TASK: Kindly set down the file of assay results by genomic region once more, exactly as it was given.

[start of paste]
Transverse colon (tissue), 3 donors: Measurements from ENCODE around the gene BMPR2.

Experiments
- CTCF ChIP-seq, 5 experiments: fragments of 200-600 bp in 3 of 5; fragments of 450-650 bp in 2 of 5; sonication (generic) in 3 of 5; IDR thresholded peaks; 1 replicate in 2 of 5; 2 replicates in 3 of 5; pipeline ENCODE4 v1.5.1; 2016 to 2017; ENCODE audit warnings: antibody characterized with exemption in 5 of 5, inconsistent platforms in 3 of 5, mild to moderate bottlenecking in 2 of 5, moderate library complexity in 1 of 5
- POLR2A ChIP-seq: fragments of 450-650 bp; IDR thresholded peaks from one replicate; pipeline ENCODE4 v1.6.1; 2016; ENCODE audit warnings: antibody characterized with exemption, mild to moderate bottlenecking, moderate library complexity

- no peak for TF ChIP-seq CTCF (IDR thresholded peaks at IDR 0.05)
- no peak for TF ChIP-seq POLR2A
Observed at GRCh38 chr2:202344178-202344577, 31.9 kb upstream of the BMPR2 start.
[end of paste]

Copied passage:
Transverse colon (tissue), 3 donors: Measurements from ENCODE around the gene BMPR2.

Experiments
- CTCF ChIP-seq, 5 experiments: fragments of 200-600 bp in 3 of 5; fragments of 450-650 bp in 2 of 5; sonication (generic) in 3 of 5; IDR thresholded peaks; 1 replicate in 2 of 5; 2 replicates in 3 of 5; pipeline ENCODE4 v1.5.1; 2016 to 2017; ENCODE audit warnings: antibody characterized with exemption in 5 of 5, inconsistent platforms in 3 of 5, mild to moderate bottlenecking in 2 of 5, moderate library complexity in 1 of 5
- POLR2A ChIP-seq: fragments of 450-650 bp; IDR thresholded peaks from one replicate; pipeline ENCODE4 v1.6.1; 2016; ENCODE audit warnings: antibody characterized with exemption, mild to moderate bottlenecking, moderate library complexity

- no peak for TF ChIP-seq CTCF (IDR thresholded peaks at IDR 0.05)
- no peak for TF ChIP-seq POLR2A
Observed at GRCh38 chr2:202344178-202344577, 31.9 kb upstream of the BMPR2 start.